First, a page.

Evergreen Free Shipping
Evergreen Free Shipping
58°
Monday
July 14, 2014

baymarket sponsors help support sfbay! Visit these small businesses to help us bring you the best of The Bay!

 
wine.com

Polk Street is latest bike lane battle­ground

San Francisco's Polk Street is slated for a major redo to improve safety — which has some merchants and residents upset over losing street parking. (Allan Ferguson/Flickr)
San Francisco's Polk Street is slated for a major redo to improve safety — which has some merchants and residents upset over losing street parking. (Allan Ferguson/Flickr)
Source   SFGate

If it’s not one thing, it’s another. Today’s issue is the proposal of the Polk Street Improvement Project, which would alter up to 20 blocks to be safer for pedestrians and bikers and — potentially — remove some on-street parking spots.

While it may not sound like the end of the world, the Save Polk Street Coalition is making sure people know they think it is.

The coalition — a group of business owners and residents — are fighting against the San Francisco Municipal Transportation Agency and SF Bicycle Coalition’s proposed plans, claiming they would hurt business in the neighborhood.

Store windows along Polk Street are now littered with signs reading:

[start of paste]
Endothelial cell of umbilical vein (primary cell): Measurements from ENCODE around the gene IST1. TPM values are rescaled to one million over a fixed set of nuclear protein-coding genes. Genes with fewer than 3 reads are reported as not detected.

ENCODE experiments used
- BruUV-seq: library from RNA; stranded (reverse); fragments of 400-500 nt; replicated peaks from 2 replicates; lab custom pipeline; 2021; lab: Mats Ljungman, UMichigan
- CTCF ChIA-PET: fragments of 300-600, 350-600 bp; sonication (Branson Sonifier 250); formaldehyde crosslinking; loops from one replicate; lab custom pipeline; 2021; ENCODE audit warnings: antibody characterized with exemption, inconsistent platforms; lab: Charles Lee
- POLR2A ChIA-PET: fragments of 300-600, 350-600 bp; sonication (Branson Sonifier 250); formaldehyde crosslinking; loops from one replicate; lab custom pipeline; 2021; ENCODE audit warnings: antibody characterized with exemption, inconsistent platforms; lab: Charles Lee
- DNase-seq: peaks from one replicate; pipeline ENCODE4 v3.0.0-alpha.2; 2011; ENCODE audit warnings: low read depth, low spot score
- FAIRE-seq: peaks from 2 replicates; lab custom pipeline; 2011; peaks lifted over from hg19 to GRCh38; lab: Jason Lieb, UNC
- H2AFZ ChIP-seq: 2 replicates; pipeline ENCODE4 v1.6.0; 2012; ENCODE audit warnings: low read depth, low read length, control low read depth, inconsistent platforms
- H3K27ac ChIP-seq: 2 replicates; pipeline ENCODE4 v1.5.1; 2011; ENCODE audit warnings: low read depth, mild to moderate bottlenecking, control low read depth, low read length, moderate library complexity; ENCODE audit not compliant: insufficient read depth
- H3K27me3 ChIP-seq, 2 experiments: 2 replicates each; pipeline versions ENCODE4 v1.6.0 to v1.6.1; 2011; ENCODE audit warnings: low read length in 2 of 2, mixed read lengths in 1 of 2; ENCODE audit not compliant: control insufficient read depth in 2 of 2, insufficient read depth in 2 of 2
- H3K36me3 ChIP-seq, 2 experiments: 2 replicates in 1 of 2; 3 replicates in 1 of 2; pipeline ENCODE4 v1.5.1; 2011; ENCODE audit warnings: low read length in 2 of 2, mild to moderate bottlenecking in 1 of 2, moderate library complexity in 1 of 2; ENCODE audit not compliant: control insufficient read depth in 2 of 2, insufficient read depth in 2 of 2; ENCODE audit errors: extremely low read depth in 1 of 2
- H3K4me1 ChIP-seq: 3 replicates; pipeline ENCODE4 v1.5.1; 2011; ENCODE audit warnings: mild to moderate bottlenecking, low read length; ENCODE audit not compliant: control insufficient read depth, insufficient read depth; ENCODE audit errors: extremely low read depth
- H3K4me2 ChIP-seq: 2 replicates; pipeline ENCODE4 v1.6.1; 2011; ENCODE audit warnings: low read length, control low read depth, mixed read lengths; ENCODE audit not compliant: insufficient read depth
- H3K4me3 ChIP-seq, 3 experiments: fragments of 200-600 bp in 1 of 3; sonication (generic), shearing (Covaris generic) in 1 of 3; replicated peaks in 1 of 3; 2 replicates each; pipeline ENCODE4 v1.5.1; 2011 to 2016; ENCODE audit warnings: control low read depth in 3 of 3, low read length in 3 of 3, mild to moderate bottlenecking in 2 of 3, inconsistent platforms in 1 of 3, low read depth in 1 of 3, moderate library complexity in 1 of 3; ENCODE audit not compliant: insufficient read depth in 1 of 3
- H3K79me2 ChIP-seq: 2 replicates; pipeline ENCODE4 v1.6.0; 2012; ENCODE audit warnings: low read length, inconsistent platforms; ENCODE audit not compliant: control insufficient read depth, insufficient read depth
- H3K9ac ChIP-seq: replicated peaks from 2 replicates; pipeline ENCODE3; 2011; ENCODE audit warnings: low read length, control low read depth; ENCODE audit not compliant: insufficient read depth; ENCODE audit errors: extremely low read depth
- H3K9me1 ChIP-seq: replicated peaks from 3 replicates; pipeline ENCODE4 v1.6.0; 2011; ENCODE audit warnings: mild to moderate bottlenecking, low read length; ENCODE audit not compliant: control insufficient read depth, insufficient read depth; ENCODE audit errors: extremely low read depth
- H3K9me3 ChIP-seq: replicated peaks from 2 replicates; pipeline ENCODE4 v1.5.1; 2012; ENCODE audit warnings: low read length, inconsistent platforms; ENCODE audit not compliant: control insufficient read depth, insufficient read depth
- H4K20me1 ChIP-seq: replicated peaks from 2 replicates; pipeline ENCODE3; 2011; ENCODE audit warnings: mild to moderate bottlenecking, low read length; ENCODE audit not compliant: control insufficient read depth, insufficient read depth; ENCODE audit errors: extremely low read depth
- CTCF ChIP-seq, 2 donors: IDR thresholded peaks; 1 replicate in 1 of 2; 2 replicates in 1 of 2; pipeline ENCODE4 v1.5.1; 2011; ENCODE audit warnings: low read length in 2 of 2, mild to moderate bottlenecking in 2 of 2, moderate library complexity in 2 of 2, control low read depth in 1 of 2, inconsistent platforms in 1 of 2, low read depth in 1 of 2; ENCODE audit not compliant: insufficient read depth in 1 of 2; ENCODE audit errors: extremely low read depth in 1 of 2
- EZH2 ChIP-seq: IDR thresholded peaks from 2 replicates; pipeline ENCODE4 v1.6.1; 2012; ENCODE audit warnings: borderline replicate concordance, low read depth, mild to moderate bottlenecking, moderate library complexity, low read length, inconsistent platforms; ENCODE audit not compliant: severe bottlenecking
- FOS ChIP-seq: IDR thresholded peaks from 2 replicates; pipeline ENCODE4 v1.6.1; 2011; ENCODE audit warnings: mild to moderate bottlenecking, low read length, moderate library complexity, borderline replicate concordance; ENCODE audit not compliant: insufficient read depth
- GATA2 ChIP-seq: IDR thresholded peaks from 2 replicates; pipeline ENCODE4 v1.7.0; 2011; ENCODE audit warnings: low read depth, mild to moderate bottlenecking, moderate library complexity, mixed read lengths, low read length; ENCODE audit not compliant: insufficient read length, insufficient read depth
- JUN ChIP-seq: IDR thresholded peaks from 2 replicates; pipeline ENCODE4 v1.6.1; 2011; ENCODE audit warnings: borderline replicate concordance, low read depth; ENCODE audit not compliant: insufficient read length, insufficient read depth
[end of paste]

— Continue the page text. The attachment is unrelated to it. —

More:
“STOP the radical agenda of the SFMTA.”

The project would run along Polk Street from McAllister Street to Union Street and could include added bike lanes, parklets, or getting rid of street parking on one side of Polk.

The SFMTA hopes the new changes will decrease the amount of accidents involving cars, bikes and pedestrians on Polk Street.

Seleta Reynolds, of the SFMTA’s sustainable streets division, explained the department plans to test out the bike lanes during a two- to three-week period in the coming months.

On the Save Polk Street Coalition website, the group said:

“Street parking is vital to Polk St. businesses. If you eat, live, work or shop along Polk Street this WILL affect you! If you want the restaurants, shops and services on Polk Street to survive make your voice heard. Save Polk Street from this misguided experiment!”

Following the test, the MTA will review the results and speak with residents, business owners, pedestrians and bicyclists. They will then evaluate their options and decide on any permanent changes that would be implemented when Polk Street is re-paved in 2015.

Source   SFGate
Your thoughts

© 2011-14 SFBay Media Associates LLC
 

© 2011-14 SFBay Media Associates LLC

© 2011-14 SFBay Media Associates LLC